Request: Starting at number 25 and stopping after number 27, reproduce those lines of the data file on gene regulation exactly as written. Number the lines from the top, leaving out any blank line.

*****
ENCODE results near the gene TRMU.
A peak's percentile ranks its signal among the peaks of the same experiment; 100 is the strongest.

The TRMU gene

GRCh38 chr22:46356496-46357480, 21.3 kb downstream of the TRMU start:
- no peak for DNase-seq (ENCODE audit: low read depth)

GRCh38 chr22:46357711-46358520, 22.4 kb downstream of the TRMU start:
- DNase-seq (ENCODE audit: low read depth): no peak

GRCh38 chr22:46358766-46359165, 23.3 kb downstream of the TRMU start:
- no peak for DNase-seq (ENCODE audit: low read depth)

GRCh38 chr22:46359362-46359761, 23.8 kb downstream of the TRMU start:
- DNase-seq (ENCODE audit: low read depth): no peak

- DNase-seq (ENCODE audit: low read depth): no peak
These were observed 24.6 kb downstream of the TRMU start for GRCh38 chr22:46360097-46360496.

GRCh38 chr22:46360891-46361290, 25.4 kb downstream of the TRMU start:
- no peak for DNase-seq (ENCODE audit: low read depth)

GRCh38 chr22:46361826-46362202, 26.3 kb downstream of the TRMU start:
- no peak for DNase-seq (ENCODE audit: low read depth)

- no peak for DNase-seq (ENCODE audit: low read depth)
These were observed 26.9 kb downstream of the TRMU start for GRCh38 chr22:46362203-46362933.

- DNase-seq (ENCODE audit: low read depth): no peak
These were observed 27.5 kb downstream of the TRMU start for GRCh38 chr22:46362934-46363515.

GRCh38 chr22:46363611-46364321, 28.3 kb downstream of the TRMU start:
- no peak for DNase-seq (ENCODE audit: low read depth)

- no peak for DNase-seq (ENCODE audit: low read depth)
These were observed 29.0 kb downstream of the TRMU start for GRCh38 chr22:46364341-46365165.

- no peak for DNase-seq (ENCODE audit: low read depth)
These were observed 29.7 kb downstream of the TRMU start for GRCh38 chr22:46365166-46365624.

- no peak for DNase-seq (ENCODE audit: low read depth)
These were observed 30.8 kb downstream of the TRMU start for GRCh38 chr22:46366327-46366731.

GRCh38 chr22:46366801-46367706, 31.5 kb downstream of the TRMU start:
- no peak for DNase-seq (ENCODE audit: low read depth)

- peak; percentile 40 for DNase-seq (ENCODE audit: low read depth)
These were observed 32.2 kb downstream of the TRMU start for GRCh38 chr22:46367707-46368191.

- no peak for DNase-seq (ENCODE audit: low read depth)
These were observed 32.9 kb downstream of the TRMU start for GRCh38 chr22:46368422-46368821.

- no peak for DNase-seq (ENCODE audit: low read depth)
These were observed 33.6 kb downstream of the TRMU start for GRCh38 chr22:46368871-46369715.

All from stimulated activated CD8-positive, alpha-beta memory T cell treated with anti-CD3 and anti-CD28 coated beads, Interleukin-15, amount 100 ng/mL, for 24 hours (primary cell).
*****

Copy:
These were observed 29.0 kb downstream of the TRMU start for GRCh38 chr22:46364341-46365165.

- no peak for DNase-seq (ENCODE audit: low read depth)
These were observed 29.7 kb downstream of the TRMU start for GRCh38 chr22:46365166-46365624.